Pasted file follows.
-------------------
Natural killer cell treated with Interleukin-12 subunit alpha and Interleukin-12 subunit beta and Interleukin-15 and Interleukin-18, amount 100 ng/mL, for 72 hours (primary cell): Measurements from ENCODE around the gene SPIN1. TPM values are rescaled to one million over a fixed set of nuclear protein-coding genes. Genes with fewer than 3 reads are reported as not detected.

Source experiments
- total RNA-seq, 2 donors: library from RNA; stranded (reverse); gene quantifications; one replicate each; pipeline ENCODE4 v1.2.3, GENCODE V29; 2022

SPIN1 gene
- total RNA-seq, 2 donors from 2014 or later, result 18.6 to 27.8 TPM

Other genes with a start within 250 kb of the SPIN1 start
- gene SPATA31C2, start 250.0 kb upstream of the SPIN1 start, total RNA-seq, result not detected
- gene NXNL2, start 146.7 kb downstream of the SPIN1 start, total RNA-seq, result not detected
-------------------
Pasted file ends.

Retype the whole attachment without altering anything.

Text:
Natural killer cell treated with Interleukin-12 subunit alpha and Interleukin-12 subunit beta and Interleukin-15 and Interleukin-18, amount 100 ng/mL, for 72 hours (primary cell): Measurements from ENCODE around the gene SPIN1. TPM values are rescaled to one million over a fixed set of nuclear protein-coding genes. Genes with fewer than 3 reads are reported as not detected.

Source experiments
- total RNA-seq, 2 donors: library from RNA; stranded (reverse); gene quantifications; one replicate each; pipeline ENCODE4 v1.2.3, GENCODE V29; 2022

SPIN1 gene
- total RNA-seq, 2 donors from 2014 or later, result 18.6 to 27.8 TPM

Other genes with a start within 250 kb of the SPIN1 start
- gene SPATA31C2, start 250.0 kb upstream of the SPIN1 start, total RNA-seq, result not detected
- gene NXNL2, start 146.7 kb downstream of the SPIN1 start, total RNA-seq, result not detected